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Ottawa posts 32 billion deficit for October as new tax credits weigh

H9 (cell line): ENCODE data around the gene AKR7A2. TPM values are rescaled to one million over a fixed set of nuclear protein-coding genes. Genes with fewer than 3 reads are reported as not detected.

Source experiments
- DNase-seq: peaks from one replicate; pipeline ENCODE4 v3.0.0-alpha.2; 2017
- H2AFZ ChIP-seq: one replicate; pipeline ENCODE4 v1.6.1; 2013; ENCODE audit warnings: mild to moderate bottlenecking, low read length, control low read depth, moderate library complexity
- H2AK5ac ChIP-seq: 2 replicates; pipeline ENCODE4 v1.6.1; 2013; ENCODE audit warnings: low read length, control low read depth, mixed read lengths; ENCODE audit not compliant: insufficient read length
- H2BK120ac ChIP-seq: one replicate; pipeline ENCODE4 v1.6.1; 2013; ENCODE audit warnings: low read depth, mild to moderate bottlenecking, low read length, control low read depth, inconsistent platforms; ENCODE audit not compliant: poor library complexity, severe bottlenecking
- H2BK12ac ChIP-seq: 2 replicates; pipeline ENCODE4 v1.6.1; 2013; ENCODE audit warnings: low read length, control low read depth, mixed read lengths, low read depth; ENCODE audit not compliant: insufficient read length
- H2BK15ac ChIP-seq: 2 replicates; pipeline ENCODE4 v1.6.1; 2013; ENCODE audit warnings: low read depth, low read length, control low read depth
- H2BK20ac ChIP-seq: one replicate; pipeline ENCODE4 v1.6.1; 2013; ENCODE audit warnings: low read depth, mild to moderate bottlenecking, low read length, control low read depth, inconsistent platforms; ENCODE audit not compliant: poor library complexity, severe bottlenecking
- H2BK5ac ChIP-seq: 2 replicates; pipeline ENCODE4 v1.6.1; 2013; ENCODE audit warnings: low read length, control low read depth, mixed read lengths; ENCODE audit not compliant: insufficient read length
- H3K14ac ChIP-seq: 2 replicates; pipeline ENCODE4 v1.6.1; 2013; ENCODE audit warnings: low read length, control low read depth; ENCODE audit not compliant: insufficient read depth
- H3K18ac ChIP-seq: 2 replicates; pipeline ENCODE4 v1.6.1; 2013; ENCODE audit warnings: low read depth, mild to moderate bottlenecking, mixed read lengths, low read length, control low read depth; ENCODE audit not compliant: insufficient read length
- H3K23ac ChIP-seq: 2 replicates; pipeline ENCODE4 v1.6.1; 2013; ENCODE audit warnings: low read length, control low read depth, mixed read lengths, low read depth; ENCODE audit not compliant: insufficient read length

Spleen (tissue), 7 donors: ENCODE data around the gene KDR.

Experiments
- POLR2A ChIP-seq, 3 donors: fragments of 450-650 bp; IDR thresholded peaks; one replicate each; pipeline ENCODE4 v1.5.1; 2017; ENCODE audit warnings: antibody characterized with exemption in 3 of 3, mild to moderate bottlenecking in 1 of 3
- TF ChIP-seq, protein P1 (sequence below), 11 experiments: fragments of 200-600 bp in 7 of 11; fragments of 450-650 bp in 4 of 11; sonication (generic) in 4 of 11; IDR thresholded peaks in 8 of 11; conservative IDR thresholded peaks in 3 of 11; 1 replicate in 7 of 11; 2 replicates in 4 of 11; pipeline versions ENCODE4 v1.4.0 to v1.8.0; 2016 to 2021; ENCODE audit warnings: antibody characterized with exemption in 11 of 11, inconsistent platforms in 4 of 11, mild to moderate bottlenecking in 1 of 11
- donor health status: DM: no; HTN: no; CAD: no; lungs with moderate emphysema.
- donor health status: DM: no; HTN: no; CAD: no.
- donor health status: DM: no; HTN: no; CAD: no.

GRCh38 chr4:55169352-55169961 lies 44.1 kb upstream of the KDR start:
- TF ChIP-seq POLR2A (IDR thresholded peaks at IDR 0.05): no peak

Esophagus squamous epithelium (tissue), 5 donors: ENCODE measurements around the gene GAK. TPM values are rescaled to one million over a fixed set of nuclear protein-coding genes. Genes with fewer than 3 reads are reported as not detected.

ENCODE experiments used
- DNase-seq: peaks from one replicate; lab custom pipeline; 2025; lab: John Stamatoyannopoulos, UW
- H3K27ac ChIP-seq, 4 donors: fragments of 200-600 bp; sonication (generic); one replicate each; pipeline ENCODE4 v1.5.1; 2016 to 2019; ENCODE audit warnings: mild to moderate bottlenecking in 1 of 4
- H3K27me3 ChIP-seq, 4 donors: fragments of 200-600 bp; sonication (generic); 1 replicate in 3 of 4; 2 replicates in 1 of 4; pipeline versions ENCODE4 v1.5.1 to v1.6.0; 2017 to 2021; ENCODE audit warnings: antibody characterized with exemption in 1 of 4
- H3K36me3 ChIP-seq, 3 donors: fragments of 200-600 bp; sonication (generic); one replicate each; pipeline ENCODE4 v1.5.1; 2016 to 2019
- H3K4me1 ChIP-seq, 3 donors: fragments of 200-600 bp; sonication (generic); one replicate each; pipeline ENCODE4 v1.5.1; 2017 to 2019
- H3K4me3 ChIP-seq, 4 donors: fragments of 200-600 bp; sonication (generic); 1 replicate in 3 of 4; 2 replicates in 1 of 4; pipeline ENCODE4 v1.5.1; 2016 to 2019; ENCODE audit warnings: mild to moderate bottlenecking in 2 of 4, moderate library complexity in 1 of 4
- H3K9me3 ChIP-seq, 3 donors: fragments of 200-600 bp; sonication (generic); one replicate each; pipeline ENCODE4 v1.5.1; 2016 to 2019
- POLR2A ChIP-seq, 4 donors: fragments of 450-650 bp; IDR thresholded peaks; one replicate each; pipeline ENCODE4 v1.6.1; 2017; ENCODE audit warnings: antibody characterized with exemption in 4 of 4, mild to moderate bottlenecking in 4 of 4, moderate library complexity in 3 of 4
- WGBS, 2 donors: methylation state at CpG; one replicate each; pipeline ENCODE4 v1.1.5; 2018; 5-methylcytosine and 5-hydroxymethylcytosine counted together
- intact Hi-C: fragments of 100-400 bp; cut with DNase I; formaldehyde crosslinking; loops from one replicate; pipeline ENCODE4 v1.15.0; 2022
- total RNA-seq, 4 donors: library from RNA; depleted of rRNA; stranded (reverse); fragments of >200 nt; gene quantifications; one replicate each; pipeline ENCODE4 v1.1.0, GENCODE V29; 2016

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OTTAWA — The federal government said Monday it posted a deficit of $3.2 billion in October due in large part to its new income-splitting plan for families and the doubling of the children’s fitness tax credit.The result for the month compared with a deficit of $2.5 billion in October 2013.The tax changes resulted in a $1.6-billion adjustment to revenue and, without that, Ottawa would have posted a deficit of $1.6 billion for October.The Harper government announced in October it would go ahead with income-splitting plan for couples with children as well as higher child-care benefits.The income splitting plan has been sharply criticized by the opposition who say the $2-billion-a-year program would only benefit about 15 per cent of Canadian households.For October, the Finance Department said revenue was down by $200 million or 0.9 per cent compared with a year ago due to the tax changes, partially offset by increased corporate income tax revenue.Income splitting not the only good tax news for Canadians this weekCanada’s current account deficit shrinks to six-year low in latest sign economy is picking up speedProgram spending for the month was up by $600 million or 3.1%, while public debt charges decreased by $100 million or 3.4%.In its fall economic update, the federal government said last month it expected to post a deficit of $2.9 billion for 2014-15 and a $1.6-billion surplus in the 2015-16 fiscal year.Prime Minister Stephen Harper has said the falling price of oil will reduce some federal fiscal flexibility, but that it will balance the budget next year.For the current fiscal year to date, the government posted a deficit of $4 billion, compared with  a deficit of $12.8 billion in the same period a year ago.Revenue for the period from April to October increased $5.3 billion, or 3.7%, to $150.3 billion while program spending fell $3.2 billion, or 2.3%, to $137.7 billion. Public debt charges dropped to $16.5 billion from $16.9 billion for the comparable seven-month periods. read more